Hilton LAX


X-Mod Cut from 184 to 90. Background: Injury frequency was killing profitability. When the X-Mod hit 184, ownership knew they had to change something, but did not know what. There was a disconnect between what the hotel management wanted, and the attitude of the staff. We were hired to turn this situation around. The first … Continue reading “Hilton LAX”

Enriquez Materials


X-Mod Cut from 99 to 53. Background: Avoidable injuries led to an “average” X-Mod. Some companies would have accepted an X-Mod of 99, but there is no need. When we reviewed the injuries, it was clear that they were all avoidable. The company did a good job on being compliant and removing safety hazards, and … Continue reading “Enriquez Materials”

Arbonne


X-Mod Cut from 234 to 106. Company Statement: “Our Safety Performance continues to improve. YTD across all four Arbonne sites there has been a 60% reduction in WC Injuries with a corresponding 89% reduction in WC claims payout.” Background: This international company suffered through business challenges brought on by the recession, impacting both their morale … Continue reading “Arbonne”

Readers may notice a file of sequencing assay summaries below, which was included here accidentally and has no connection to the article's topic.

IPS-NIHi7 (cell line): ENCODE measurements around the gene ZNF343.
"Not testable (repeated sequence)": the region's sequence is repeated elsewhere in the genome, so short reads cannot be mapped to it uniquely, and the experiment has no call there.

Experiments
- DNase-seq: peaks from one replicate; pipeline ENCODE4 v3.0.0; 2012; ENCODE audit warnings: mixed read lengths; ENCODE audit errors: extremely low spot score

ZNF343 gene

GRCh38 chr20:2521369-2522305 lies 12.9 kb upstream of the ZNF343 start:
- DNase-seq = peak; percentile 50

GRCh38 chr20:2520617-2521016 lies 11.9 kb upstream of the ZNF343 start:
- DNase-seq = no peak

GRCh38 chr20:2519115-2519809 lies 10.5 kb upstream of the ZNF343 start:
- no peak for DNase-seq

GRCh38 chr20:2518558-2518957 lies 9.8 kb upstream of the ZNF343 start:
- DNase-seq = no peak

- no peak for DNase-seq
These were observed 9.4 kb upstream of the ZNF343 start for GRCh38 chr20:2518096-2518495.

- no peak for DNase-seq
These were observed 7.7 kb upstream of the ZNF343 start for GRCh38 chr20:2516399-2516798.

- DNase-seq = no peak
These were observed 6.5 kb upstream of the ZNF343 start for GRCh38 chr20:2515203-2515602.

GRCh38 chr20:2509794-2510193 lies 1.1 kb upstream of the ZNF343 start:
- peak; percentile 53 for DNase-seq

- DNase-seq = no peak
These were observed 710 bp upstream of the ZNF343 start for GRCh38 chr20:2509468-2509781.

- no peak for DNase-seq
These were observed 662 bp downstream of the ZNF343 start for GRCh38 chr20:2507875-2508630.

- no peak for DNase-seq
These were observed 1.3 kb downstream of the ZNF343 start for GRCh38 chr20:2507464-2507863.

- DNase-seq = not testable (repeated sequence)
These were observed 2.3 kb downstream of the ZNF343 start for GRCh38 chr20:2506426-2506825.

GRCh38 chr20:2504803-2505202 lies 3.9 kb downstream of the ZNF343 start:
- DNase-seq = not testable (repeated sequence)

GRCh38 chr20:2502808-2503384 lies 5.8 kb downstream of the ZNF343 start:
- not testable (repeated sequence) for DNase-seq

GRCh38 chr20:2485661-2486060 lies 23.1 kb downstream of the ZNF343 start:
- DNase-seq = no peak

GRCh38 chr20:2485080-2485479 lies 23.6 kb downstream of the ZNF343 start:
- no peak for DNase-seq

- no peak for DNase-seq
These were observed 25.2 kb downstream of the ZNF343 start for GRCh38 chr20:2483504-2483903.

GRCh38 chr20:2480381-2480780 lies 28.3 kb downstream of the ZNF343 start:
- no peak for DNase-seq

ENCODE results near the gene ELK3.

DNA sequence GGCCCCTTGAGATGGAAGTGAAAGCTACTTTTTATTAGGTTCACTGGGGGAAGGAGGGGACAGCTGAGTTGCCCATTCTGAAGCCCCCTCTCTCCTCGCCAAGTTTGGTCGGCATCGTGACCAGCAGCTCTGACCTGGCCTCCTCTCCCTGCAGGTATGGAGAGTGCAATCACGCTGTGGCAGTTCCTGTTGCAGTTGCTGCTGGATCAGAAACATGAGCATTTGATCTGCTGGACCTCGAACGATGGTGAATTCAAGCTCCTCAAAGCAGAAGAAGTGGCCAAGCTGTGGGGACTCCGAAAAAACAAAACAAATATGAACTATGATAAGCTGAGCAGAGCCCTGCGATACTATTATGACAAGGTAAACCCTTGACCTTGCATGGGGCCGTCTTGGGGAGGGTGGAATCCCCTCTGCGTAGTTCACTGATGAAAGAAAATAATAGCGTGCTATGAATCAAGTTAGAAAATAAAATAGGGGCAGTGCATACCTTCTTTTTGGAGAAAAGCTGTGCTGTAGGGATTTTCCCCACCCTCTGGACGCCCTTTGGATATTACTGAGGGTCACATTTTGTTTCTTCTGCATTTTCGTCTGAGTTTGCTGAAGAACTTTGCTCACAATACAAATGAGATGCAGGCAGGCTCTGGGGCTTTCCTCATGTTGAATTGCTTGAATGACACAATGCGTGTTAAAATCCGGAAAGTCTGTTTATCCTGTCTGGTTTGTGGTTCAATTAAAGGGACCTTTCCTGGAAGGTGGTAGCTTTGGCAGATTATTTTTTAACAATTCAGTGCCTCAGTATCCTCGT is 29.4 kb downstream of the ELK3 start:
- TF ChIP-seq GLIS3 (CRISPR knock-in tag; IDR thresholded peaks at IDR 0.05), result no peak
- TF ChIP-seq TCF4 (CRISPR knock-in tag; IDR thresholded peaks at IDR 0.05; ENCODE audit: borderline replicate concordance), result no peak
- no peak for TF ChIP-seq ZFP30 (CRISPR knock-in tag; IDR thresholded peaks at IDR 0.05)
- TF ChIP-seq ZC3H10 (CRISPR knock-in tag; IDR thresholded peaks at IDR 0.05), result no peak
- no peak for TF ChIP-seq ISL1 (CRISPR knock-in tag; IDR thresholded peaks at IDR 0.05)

Weber Metals


X-Mod Cut from 100 to 53. Background: We engaged workers, leading to a stronger safety culture. An X-Mod of 100 signals an average performance in terms of claim frequency, but if the industry has high classification rates, like this metals forging company does, that translates to a very high premium. This is a company that … Continue reading “Weber Metals”

Rite-Way Meatpackers


X-Mod Cut from 161 to 68. Background: Injuries were accepted as “part of the job.” In industries where the work can be dangerous, there is a tendency to expect that injuries will happen. That expectation is on the part of both the workers and management, especially if there is a history of injury frequency. What … Continue reading “Rite-Way Meatpackers”